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Ending global poverty begins with women’s rights

Without debate, Senate kills climate legislation

Without debate, Senate kills climate legislation

November 17, 2010

Legislation that would have set reasonable targets for reducing Canada’s outsized greenhouse-gas pollution and required the government to report annually on its climate change efforts was defeated in a surprise vote held Tuesday night in the Senate, when many opposition members were not in attendance.

"To say this is outrageous would be an understatement," said Oxfam Canada Policy Coordinator Mark Fried. "Legislation approved by the House of Commons, which sets minimal goals for the government to address climate change, was killed without debate by unelected Senators in an unscheduled vote in the dark of night.

"What do we say to the women and men reeling from climate change in the poor communities where Oxfam works? That Canada simply does not care?"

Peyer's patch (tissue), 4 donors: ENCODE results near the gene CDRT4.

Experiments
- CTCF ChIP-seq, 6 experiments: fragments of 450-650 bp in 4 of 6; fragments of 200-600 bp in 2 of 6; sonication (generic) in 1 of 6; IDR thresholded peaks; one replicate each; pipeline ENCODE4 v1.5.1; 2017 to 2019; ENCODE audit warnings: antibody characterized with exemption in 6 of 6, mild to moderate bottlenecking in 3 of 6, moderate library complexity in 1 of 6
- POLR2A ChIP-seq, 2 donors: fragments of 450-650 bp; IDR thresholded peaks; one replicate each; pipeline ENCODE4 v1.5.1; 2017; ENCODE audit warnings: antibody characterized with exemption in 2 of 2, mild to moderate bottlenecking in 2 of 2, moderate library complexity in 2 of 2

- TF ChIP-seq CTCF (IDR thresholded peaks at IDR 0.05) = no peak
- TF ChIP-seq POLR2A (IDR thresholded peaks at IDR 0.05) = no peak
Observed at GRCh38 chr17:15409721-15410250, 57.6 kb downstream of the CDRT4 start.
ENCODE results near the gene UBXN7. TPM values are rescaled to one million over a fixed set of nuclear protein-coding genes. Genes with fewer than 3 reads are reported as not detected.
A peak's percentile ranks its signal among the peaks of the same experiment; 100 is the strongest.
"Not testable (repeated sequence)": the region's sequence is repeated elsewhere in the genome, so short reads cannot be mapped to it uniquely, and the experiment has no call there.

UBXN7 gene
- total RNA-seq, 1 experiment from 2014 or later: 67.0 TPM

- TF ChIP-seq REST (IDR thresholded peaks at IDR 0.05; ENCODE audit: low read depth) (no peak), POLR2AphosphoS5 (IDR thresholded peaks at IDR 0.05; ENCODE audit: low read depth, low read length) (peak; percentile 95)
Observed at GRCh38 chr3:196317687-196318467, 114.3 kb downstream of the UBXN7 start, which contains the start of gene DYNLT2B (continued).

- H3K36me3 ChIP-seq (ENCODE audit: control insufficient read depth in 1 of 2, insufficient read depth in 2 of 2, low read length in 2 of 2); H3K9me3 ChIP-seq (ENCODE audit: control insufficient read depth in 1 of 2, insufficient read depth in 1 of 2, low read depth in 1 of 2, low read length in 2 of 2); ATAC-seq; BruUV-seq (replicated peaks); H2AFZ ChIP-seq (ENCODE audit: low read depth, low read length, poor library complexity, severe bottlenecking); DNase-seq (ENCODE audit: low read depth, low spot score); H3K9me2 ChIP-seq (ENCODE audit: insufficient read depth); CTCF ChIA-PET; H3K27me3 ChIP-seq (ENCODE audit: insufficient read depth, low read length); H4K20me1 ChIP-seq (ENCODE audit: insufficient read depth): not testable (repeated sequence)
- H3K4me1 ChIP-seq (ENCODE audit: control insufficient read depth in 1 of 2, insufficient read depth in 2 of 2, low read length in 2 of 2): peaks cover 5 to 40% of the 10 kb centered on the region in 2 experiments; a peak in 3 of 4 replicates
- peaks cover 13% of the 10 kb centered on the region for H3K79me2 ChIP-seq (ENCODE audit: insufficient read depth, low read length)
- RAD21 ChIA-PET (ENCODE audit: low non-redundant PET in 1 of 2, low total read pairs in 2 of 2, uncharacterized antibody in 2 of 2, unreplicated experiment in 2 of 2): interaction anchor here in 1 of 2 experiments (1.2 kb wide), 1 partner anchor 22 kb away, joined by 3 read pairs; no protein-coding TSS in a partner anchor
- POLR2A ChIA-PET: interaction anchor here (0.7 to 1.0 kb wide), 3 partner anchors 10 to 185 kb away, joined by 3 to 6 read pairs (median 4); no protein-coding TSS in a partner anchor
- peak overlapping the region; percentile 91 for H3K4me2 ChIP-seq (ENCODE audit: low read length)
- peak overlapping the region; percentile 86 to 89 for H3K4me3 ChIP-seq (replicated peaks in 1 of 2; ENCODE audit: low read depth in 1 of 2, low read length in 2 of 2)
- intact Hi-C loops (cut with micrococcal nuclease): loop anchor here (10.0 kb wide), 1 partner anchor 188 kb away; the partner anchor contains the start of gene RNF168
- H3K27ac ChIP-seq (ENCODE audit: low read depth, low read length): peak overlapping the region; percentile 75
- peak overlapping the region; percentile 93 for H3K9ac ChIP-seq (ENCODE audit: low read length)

The Climate Change Accountability Act would have provided a legal framework for the government’s climate policy. It would have set modest and flexible emissions-reductions targets and would have obliged the government to report on its efforts annually.

The government has yet to take any action to implement its lukewarm climate change policies, announced with much fanfare in 2006 and 2007, and has periodically postponed the adoption of emissions-reductions measures and fuel-efficiency guidelines. Meanwhile, the government has discontinued public support for renewable energy and energy efficiency improvements.

"The climate is changing rapidly, with drastic consequences for the world’s poorest people, especially for women living in poverty," Fried said.

"We can face the challenge and try to attenuate its worst outcomes. Or we can pretend it does not exist and hope the catastrophe never hits us. For the communities where Oxfam works, the disaster has already begun, and Canada’s failure means they will likely perish."

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